Justin’s mother, Sharon Skoloski, is a professor at Valencia in the social science department. She recounted stories of a young man who was successful but very humble, extremely talented and generous but quiet about his good deeds. Professor Skoloski remembers Thanksgiving, when dinner would have to wait until Justin returned home from feeding the homeless. “He would load up his car and just hit the road for different areas of Orlando and hand out dinner to the people on the railroad tracks or wherever they might be on the street so that they could have Thanksgiving dinner. That was my son.” And it wasn’t until after he passed that she found out the true extent of his gifts to others: There was the time he saved a friend during a river excursion and the many times he would take a homeless person to dinner while in downtown Orlando.

Justin graduated from Valencia in 2005 and continued on at UCF to study sports medicine. But his involvement with Valencia was not over; he served on the board of directors for Valencia’s alumni association.

Justin Harvey

Justin Harvey

He spearheaded efforts to start Valencia’s 5K event. Unfortunately, he passed away before the first event, but the event is still held each year and his memory is a part of each one. Also due to his good work and in the spirit of partnership, it is because of Justin that UCF’s sports medicine students are involved with the 5K event.

Justin was a classic violinist. He played since kindergarten and won many state awards in both Florida and West Virginia. While he had no problem performing in front of large audiences, he sometimes became shy when his mother would ask him to play for family or friends. “Truly, really humble,” Sharon remembers.

Justin was in Phi Theta Kappa and so was his best friend, Abeer Abdalla. Abeer wrote an article about Justin that shares even more of his community involvement and good deeds. He was committed to living the ideals of servant leadership and served as senator of membership for the Alpha Gamma Omega chapter of PTK, the same chapter Elizabeth is involved in now. He was recognized as a Fall 2004 Distinguished Officer, a Spring 2005 Distinguished Officer and the Fall 2004 Officer of the Semester.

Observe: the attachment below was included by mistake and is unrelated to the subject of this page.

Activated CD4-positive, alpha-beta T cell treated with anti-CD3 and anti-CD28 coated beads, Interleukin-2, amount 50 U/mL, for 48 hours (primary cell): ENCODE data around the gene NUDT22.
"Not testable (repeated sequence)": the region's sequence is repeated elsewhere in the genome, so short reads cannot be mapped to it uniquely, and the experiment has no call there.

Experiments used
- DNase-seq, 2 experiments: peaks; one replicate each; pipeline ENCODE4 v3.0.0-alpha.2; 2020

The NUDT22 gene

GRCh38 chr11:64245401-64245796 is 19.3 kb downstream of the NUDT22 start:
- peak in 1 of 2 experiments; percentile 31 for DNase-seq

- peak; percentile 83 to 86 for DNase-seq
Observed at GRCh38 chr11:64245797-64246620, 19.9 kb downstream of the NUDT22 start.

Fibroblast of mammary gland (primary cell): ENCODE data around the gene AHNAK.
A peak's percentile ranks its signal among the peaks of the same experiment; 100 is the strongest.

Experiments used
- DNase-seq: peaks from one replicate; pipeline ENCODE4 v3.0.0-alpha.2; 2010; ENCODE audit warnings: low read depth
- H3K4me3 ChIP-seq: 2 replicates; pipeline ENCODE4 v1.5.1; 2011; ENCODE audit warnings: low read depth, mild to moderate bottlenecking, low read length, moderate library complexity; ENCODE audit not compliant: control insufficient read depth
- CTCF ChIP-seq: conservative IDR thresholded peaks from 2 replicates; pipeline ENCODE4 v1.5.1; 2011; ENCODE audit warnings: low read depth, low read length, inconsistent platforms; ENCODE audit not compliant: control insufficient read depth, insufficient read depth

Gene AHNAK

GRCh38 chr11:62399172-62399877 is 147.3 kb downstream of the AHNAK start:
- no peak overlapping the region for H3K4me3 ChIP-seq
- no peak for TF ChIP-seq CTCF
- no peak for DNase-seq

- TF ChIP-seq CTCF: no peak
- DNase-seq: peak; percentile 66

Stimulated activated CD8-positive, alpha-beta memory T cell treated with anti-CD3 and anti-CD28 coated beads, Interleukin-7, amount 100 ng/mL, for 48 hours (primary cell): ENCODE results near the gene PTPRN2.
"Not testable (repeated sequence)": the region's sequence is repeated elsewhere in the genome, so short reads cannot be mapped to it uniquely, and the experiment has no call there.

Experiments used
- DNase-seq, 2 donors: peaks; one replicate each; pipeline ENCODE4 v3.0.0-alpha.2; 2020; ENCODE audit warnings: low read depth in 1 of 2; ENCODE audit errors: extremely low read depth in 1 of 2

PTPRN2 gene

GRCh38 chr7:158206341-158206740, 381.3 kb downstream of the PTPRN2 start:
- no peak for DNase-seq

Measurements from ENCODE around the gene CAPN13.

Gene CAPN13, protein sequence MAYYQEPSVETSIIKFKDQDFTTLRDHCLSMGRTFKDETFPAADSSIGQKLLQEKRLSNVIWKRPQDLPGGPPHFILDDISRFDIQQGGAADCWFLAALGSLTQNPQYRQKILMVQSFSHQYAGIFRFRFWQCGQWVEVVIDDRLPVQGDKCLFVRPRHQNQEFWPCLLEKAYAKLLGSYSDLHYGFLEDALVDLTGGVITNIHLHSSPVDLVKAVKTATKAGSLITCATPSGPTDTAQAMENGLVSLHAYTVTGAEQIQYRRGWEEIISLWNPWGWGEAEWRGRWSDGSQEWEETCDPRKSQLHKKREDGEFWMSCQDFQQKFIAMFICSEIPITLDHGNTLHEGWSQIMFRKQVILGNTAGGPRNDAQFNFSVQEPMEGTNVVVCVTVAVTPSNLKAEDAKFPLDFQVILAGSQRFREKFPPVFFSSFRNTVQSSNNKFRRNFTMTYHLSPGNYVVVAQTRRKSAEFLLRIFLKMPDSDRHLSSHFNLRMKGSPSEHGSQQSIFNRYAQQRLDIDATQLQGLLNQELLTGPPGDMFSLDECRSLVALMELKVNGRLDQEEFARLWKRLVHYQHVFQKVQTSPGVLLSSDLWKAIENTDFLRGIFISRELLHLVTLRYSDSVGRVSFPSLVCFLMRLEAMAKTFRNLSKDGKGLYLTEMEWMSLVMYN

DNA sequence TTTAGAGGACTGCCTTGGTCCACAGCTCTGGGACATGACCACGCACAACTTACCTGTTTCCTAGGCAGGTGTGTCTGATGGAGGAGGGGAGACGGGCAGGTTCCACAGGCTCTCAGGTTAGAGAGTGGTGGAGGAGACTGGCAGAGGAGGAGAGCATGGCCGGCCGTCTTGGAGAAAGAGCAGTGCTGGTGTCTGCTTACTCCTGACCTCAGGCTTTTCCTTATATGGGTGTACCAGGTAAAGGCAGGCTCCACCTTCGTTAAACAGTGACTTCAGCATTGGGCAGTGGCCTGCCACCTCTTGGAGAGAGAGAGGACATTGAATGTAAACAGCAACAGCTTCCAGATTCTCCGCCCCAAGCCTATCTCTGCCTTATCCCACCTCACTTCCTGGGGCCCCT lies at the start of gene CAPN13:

While at Valencia, Justin was named a 2004 Coca-Cola Scholar and was most proud of winning the 2004 Florida Region’s Original Music Composition Award. And the support he gave to the local community was above and beyond, serving as a longtime volunteer for the American Cancer Society, the American Lung Association, Habitat for Humanity, Harbor House, Project Graduation and the National Kidney Foundation.

It was through the efforts of Phi Theta Kappa and the alumni association that the Justin Harvey Alpha Gamma Omega Scholarship was named and endowed. Sharon says, “It is an honor every semester to give out that scholarship.”

Sharon loves being an educator and interacting with Valencia students and as a professor she knows the importance the foundation and scholarships can make. She is grateful that the college remembers Justin’s legacy and considers it “an honor for me that Valencia carries it on as they do, so I’m always very grateful for Valencia.”

In putting this all together, I am struck by the humble nature of both Justin and Elizabeth. They both do good without needing accolades or recognition, and it is these quiet leaders that can change the world. Justin certainly did in the time he was here and Elizabeth is a wonderful representative of his spirit and legacy. I am honored to have been able to share their stories.